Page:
Featured Research

from universities, journals, and other organizations

How yeast protein breaks up amyloid fibrils and disordered protein clumps

Date:
November 19, 2012
Source:
Perelman School of Medicine at the University of Pennsylvania
Summary:
Hsp104, an enzyme from yeast, breaks up both amyloid fibrils and disordered clumps. For stable amyloid-type structures, Hsp104 needs all six of its subunits, which together make a hexamer, to pull the clumps apart. By contrast, for amorphous, non-amyloid clumps, Hsp104 required only one of its six subunits.

Illustration. Hsp104 switches mechanism to break up amyloid versus disordered clumps. For stable amyloid-type structures, Hsp104 needs all six of its subunits, which together make a hexamer, to pull the clumps apart. By contrast, for the more amorphous, non-amyloid clumps, Hsp104 required only one of its six subunits.
Credit: James Shorter, PhD, Perelman School of Medicine, Univeristy of Pennsylvania; Cell

Several fatal brain disorders, including Parkinson's disease, are connected by the misfolding of specific proteins into disordered clumps and stable, insoluble fibrils called amyloid. Amyloid fibrils are hard to break up due to their stable, ordered structure. For example, α-synuclein forms amyloid fibrils that accumulate in Lewy Bodies in Parkinson's disease. By contrast, protein clumps that accumulate in response to environmental stress, such as heat shock, possess a less stable, disordered architecture.

Hsp104, an enzyme from yeast, breaks up both amyloid fibrils and disordered clumps. In the most recent issue of Cell, James Shorter, PhD, assistant professor of Biochemistry and Biophysics, and colleagues from the Perelman School of Medicine, University of Pennsylvania, show that Hsp104 switches mechanism to break up amyloid versus disordered clumps. For stable amyloid-type structures, Hsp104 needs all six of its subunits, which together make a hexamer, to pull the clumps apart. By contrast, for the more amorphous, non-amyloid clumps, Hsp104 required only one of its six subunits.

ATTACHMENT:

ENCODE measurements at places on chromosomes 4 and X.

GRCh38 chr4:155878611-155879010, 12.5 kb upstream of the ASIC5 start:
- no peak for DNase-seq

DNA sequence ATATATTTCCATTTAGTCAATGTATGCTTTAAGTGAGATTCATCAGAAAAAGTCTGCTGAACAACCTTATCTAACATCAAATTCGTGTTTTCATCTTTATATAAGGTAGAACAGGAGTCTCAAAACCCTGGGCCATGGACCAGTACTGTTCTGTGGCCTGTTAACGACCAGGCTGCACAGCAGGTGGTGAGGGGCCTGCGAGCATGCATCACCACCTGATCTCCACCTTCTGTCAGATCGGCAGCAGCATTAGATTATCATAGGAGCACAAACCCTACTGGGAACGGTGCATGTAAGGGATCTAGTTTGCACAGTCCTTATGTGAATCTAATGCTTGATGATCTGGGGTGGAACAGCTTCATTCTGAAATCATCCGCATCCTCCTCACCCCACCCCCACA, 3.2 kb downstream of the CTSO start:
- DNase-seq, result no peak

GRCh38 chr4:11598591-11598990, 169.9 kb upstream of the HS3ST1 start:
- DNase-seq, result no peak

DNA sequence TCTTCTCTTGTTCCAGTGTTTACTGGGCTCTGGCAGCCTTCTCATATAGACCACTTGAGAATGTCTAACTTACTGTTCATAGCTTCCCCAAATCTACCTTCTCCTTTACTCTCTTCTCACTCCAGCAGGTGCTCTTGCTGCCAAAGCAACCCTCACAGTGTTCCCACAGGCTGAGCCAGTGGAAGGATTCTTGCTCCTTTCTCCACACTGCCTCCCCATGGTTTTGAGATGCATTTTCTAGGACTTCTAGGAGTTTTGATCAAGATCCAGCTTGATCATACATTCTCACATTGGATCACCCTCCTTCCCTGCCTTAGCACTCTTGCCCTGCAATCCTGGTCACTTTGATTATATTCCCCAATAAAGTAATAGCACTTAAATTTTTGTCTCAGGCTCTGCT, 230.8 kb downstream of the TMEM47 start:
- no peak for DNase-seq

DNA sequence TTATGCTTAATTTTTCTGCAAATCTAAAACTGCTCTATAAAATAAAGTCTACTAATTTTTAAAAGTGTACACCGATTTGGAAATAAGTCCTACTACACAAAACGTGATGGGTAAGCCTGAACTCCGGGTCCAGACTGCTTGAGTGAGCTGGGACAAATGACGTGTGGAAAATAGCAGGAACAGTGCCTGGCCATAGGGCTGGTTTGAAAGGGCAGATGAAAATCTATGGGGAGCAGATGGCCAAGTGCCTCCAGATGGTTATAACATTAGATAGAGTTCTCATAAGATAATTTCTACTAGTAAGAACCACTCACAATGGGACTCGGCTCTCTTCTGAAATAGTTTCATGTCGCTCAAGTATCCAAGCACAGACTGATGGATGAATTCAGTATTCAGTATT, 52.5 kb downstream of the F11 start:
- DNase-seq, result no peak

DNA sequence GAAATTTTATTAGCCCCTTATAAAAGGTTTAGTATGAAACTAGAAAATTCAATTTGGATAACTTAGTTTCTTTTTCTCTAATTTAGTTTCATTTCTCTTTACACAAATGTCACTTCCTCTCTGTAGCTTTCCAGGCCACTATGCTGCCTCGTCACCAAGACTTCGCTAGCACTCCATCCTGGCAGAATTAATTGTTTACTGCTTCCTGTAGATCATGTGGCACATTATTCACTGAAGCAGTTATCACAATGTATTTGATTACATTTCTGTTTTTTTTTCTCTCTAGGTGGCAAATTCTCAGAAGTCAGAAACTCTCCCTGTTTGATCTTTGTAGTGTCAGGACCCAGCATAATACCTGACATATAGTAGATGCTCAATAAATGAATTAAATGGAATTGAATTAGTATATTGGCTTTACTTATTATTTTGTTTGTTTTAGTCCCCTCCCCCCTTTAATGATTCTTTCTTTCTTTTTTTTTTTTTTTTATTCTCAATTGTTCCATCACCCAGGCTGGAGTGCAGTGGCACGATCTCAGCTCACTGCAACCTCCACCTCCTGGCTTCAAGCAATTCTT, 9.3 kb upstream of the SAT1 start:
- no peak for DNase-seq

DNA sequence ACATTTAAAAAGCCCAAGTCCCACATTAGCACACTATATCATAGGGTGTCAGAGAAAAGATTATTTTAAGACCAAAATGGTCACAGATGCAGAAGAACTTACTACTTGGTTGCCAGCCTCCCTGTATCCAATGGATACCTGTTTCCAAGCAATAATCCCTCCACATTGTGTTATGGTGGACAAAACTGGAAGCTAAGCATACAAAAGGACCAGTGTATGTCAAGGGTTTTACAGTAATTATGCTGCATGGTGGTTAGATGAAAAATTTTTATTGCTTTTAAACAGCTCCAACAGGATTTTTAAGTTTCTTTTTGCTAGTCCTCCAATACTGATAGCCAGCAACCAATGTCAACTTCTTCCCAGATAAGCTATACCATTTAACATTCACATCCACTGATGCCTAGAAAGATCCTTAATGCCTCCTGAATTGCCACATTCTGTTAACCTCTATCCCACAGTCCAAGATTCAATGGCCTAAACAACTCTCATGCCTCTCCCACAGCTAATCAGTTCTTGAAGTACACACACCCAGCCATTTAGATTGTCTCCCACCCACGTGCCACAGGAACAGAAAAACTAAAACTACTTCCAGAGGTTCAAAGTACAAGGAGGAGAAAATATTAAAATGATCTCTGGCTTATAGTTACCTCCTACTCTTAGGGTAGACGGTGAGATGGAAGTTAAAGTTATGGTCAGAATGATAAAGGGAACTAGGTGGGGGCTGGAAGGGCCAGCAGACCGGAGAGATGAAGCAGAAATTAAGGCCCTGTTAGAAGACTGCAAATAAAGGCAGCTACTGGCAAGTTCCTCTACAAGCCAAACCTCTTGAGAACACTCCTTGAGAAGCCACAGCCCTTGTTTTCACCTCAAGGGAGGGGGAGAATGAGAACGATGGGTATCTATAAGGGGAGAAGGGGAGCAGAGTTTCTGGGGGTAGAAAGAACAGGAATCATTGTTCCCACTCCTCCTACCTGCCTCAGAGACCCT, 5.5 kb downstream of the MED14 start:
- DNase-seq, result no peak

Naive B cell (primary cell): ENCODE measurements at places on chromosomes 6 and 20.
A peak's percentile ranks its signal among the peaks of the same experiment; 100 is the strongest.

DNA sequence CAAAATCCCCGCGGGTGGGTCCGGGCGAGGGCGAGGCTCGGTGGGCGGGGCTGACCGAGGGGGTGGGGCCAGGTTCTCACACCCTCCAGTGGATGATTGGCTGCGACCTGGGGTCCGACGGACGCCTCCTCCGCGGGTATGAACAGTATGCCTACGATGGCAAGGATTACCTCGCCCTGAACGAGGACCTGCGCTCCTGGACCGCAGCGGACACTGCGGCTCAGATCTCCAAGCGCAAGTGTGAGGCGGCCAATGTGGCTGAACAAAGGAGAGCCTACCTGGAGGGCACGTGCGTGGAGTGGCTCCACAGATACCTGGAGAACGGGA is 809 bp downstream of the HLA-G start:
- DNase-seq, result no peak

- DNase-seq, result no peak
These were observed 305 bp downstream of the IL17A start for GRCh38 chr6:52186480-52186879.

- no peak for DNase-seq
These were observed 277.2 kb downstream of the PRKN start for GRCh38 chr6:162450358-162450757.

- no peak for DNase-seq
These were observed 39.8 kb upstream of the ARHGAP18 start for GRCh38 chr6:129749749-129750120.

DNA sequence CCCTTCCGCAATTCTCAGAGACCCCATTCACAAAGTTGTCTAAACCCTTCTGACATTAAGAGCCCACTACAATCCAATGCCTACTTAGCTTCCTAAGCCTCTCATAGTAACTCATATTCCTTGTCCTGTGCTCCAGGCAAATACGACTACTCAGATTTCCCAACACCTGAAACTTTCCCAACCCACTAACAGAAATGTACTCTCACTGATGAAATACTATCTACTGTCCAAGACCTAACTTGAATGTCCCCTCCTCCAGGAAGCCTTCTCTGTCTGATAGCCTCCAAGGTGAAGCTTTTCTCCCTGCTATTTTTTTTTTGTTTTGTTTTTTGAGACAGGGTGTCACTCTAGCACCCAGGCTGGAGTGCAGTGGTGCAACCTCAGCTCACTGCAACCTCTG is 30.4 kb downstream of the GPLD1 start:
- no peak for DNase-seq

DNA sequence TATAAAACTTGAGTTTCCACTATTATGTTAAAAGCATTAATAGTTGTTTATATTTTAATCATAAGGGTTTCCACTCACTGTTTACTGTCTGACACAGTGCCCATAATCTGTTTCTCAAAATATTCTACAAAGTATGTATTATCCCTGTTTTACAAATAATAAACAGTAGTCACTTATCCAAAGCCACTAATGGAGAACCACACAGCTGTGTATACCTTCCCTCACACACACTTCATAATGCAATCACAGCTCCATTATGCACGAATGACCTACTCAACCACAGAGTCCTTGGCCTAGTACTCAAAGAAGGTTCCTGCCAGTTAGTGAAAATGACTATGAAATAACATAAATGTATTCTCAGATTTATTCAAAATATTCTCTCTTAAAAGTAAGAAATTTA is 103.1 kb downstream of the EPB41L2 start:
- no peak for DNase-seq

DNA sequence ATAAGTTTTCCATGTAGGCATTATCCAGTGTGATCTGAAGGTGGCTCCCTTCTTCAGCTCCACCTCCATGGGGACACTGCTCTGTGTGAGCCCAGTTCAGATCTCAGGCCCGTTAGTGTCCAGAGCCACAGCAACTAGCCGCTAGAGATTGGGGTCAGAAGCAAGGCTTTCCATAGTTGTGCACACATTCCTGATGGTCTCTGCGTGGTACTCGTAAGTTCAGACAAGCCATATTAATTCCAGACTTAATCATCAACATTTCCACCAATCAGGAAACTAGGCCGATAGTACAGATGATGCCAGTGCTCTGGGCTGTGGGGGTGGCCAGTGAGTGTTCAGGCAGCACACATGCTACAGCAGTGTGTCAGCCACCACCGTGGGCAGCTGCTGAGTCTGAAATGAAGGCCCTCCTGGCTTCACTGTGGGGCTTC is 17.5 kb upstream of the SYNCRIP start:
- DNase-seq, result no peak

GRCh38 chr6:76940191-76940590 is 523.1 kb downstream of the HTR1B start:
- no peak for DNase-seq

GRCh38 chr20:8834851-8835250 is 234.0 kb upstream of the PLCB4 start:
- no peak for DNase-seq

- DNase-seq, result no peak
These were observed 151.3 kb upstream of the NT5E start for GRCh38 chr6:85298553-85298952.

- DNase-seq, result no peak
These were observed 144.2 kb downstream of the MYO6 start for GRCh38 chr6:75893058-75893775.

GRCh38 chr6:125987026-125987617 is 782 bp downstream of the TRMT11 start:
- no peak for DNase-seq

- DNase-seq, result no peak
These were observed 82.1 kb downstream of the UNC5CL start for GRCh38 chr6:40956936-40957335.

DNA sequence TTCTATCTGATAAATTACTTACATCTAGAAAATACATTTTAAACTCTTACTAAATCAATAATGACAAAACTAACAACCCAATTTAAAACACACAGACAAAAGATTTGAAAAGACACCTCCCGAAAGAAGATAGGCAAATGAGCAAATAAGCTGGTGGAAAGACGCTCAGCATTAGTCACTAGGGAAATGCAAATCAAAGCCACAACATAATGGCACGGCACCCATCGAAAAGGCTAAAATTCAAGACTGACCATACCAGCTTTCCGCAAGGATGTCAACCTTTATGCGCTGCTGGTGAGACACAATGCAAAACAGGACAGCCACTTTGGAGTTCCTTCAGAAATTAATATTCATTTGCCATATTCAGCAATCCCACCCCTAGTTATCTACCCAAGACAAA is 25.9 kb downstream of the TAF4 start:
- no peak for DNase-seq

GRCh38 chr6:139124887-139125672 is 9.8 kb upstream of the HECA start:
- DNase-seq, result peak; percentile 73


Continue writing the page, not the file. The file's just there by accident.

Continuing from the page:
Unexpectedly, the bacterial version of the Hsp104 enzyme, called ClpB, behaves differently compared to Hsp104. Bacterial ClpB uses all six subunits to break up amorphous clumps and fails to break up amyloid fibrils. Bacteria just ignore these more stable structures, whereas yeast use Hsp104 to exploit amyloid fibrils for beneficial purposes.

"One surprise is that biochemists thought that Hsp104 and ClpB hexamers worked in the same way," says first author and graduate student in the Shorter lab Morgan DeSantis. "This is not the case."

Hsp104 breaks up the protein clumps by "pulling" individual polypeptide chains through a channel that the hexamer forms at its center, recruiting more subunits to the job, as needed. Individual polypeptides emerge on the other side where they can be refolded into active structures. Remarkably, Hsp104 broke up various amyloid fibrils formed by proteins connected to Alzheimer's disease (tau and Ab42), Parkinson's disease (α-synuclein), Huntington's disease (polyglutamine), and even type II diabetes (amylin).

The bad news is that animals do not harbor their own version of Hsp104 and they do not appear to have the protein machinery to break up amyloid clumps as rapidly. But Shorter views this as a possible therapeutic opportunity: "We want to introduce Hsp104 transiently as a therapeutic clump buster and optimize Hsp104 for each type of disease protein." He is heartened by preclinical evidence that Hsp104 rescues neurodegeneration caused by α-synuclein misfolding in a rat model of Parkinson's disease. His lab is now scanning yeast cells to look for the most useful forms of Hsp104.

Co-authors are Eunice H. Leung, Elizabeth A. Sweeny, Meredith E. Jackrel, Mimi Cushman-Nick, Alexandra Neuhaus-Follini, Shilpa Vashist, Matthew A. Sochor, and M. Noelle Knight, all from Penn.